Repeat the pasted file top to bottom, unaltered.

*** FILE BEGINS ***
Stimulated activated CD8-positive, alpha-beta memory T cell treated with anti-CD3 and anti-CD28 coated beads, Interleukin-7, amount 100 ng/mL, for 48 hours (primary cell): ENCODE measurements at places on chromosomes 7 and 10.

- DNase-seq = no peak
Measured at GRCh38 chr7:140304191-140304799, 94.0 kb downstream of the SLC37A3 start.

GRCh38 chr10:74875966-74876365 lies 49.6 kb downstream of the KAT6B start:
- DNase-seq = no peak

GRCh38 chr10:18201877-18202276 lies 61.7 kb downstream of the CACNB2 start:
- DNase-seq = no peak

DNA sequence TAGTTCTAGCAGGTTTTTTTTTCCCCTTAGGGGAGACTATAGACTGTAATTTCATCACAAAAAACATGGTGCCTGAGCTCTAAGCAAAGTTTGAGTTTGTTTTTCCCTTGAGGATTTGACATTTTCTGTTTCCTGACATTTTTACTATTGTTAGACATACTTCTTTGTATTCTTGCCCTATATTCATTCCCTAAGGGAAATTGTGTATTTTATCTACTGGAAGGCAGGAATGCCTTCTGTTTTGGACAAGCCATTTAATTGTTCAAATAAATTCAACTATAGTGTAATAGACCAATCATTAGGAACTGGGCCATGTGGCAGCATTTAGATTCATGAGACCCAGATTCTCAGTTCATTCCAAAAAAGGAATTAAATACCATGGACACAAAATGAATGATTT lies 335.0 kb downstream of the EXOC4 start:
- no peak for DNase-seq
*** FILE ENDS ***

Stimulated activated CD8-positive, alpha-beta memory T cell treated with anti-CD3 and anti-CD28 coated beads, Interleukin-7, amount 100 ng/mL, for 48 hours (primary cell): ENCODE measurements at places on chromosomes 7 and 10.

- DNase-seq = no peak
Measured at GRCh38 chr7:140304191-140304799, 94.0 kb downstream of the SLC37A3 start.

GRCh38 chr10:74875966-74876365 lies 49.6 kb downstream of the KAT6B start:
- DNase-seq = no peak

GRCh38 chr10:18201877-18202276 lies 61.7 kb downstream of the CACNB2 start:
- DNase-seq = no peak

DNA sequence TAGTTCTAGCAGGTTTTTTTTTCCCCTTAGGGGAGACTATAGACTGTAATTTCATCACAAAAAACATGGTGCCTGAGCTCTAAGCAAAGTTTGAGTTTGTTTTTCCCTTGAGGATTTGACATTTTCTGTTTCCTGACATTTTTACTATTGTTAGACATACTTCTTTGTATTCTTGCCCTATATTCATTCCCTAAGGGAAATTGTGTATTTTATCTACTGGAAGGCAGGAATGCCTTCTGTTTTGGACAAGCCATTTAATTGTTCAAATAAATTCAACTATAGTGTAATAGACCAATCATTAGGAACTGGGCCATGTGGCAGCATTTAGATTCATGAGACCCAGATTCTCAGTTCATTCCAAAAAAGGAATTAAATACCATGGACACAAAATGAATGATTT lies 335.0 kb downstream of the EXOC4 start:
- no peak for DNase-seq